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Stuart Davis (1892–1964) ranks as a preeminent figure in American modern art, with a career that stretched from the early twentieth century well into the early 1960s. Over the course of his sixty-year career, Davis invented an artistic vocabulary of bold colors and strong forms, informed by his enthusiasm for jazz. Born in Philadelphia, Davis began as an illustrator of the urban life around New York, and after a year in Paris become one of the first American artists to bring the lessons of French avant garde art into American painting. He combined text and image, and blurred distinctions between high and low art, and abstraction and figuration, ultimately forging a union of international Modernism and uniquely American imagery that continues to influence art being made today.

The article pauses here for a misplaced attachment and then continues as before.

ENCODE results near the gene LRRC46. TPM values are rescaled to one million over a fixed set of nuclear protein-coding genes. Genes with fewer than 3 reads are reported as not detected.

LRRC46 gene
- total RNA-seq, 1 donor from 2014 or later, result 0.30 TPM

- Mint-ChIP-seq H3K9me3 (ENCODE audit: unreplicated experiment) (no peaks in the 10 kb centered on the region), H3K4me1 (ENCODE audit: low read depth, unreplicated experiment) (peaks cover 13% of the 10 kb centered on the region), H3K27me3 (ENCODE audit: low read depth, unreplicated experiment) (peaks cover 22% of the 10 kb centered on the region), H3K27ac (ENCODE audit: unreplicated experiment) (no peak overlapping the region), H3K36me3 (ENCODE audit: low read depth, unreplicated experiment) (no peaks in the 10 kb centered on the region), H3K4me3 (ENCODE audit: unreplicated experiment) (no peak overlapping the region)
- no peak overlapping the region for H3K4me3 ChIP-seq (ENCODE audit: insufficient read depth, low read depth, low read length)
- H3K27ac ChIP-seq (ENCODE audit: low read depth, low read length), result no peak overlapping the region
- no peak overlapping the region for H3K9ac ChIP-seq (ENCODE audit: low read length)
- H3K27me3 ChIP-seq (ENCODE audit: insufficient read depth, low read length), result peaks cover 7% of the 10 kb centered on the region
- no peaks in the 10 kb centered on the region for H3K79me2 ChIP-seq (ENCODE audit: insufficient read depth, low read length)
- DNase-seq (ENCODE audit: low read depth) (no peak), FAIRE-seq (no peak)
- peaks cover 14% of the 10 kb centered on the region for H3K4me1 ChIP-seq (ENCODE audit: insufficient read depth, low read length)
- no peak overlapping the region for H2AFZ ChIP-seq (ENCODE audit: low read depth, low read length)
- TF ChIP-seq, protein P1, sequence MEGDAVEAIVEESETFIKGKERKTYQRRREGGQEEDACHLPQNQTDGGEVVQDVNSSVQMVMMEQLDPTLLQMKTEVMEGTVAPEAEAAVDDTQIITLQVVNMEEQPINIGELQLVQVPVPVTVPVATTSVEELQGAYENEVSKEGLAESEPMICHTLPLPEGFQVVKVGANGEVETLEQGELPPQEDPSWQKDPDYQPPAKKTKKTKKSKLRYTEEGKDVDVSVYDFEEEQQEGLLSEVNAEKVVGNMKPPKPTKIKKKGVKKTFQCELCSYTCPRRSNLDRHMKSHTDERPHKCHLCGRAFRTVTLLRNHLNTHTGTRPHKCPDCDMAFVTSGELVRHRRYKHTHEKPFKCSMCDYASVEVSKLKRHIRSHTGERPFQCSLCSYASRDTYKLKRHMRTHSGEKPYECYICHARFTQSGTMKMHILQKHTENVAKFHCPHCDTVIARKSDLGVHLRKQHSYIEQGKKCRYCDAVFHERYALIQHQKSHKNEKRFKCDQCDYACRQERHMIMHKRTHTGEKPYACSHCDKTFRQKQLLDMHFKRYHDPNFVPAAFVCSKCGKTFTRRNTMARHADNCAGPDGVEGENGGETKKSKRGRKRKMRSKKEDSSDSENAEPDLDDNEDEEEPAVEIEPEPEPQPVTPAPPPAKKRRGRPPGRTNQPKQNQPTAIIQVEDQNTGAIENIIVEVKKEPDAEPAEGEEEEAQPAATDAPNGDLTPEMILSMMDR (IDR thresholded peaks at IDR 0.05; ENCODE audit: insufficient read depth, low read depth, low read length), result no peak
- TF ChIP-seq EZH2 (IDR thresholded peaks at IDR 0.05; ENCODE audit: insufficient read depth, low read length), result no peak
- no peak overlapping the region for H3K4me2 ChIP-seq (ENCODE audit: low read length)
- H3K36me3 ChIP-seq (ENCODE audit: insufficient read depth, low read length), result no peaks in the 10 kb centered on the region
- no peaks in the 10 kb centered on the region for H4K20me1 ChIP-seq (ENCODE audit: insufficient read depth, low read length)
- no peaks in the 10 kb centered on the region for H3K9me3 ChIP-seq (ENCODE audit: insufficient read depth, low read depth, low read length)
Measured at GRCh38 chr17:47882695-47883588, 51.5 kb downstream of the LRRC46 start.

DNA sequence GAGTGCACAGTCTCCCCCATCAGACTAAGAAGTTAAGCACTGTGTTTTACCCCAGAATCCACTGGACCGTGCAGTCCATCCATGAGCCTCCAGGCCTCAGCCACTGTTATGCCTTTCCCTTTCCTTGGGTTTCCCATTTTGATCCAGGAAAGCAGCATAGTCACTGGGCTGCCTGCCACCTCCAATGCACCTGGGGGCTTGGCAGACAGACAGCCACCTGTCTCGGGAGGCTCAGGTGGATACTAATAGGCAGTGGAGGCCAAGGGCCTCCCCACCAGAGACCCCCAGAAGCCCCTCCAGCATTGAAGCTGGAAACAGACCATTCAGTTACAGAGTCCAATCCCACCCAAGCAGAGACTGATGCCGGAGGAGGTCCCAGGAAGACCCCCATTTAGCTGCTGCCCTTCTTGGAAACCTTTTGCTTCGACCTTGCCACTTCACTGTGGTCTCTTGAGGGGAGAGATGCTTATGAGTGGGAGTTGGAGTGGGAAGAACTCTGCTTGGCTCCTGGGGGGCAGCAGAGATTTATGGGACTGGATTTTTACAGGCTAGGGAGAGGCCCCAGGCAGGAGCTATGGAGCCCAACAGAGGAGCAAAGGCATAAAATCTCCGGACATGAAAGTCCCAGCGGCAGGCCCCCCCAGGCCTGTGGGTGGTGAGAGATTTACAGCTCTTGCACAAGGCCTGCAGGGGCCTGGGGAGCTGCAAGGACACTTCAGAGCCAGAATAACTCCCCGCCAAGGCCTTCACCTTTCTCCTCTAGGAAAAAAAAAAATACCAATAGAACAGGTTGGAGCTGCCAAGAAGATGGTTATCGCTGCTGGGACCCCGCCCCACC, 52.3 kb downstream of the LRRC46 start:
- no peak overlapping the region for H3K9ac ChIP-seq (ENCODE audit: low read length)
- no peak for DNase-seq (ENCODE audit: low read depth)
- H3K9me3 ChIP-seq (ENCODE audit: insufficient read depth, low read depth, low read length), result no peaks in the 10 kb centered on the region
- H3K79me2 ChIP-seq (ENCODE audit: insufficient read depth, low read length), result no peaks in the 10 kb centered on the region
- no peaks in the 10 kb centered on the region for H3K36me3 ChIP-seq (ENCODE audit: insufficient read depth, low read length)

This major retrospective will focus on three phases of Davis’s work: from 1927 to 1937, in which he applied the forms of Cubism to still-lifes and landscapes; from 1938 to 1943, during which his work increased in both size and abstraction; and from 1944 to Davis’s death in 1964, in which he invented a new abstract language that merged the aesthetics of advertising and jazz with language, and an American-inspired subject matter.